CW:  You state on several occasions that you used primary sources, particularly archives left by the Family organization in the Billy Graham Center archives at Wheaton College.  Did you have difficulty in persuading the Wheaton librarians to give you access to the Family archives, and are those archives still open to researchers today?

JS:  No. It’s a first-rate professional, scholarly archive, and absolutely essential to any serious research on American evangelicalism. But it was a strange experience living, basically, on the campus of Wheaton, the “evangelical Harvard,” for six months. One day I was taking a break and a student came up to me and asked me if I’d heard the Good News about Jesus. I thought the kid deserved a gold star, so to speak — he’d id’d the only Jew on campus. Turned out he was majoring in missiology.

As for the archives, the historical papers are still open, but the more contemporary stuff is closed, restricted following my Harper’s story, a major investigative piece for the LA Times, and research by some foreign journalists.

CW:  Some accuse you of having a particular “axe to grind” with this book.  How would you respond to that accusation?

JS:  Absolutely. I’m for open, transparent democracy. I’m for an accountable church. I’m for Christians who really try to preach Christ’s message of mercy and love, not a theology of more power for the already powerful. I try to make these positions clear in the book. A good book isn’t a data dump, it’s an argument and a story. I hope my book is both.

CW:  In The Family, you name just about every major evangelical organization and leader: the late Dawson Trotman of the Navigators, the late Bill Bright of Campus Crusade for Christ, Chaplain of the U. S. Senate the late Richard Halverson, Billy Graham, Chuck Colson of Prison Fellowship, the late Jerry Falwell, James Dobson of Focus on the Family, Young Life, and of course, Doug Coe and the National Prayer Breakfast, plus many others.  Are all these groups and leaders tied to the Family, or is this guilt by association because all are leaders of evangelical organizations?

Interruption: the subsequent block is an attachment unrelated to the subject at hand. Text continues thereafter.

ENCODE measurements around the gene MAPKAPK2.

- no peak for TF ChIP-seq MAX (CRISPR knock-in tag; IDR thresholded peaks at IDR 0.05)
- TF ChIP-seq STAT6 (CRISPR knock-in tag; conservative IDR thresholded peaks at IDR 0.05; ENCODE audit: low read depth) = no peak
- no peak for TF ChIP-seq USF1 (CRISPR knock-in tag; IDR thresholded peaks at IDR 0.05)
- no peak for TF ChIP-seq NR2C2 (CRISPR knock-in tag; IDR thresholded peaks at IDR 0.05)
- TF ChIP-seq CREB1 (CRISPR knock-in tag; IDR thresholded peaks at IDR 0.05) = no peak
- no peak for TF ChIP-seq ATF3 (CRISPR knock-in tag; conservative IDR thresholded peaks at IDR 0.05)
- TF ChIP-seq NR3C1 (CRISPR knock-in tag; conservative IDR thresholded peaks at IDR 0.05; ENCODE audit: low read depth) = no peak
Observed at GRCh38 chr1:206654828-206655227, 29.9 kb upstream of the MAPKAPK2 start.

JS:  No, they’re not all tied to the Family, and I don’t say that they are, so this is hardly guilt by association. Trotman was the mentor of Coe — that’s why he’s in the story. Bright did have a lot of dealings with the Family, and his papers are intermingled with the Family’s — that makes him part of the story. Halverson was a longtime formal leader of the Family — there are literally thousands of Halverson’s personal documents in the archive. Billy Graham writes of his modest connection in his memoir. Chuck Colson boasts, in his memoir, of joining the Family’s “veritable underground of Christ’s men” in Washington. Falwell has no connection that I know of, and I don’t claim one. Nor does Dobson. Young Life’s finances were for a long time all tangled up with the Family’s. I’m pretty tired of the “guilt by association” charge. The people who make it rarely present any evidence. I do.

(Tomorrow in Part 2, Sharlet comments on the Family’s use of Adolf Hitler as a role model for leadership, and answers critics’ charges that he sees a religious-right conspiracy where none exists.)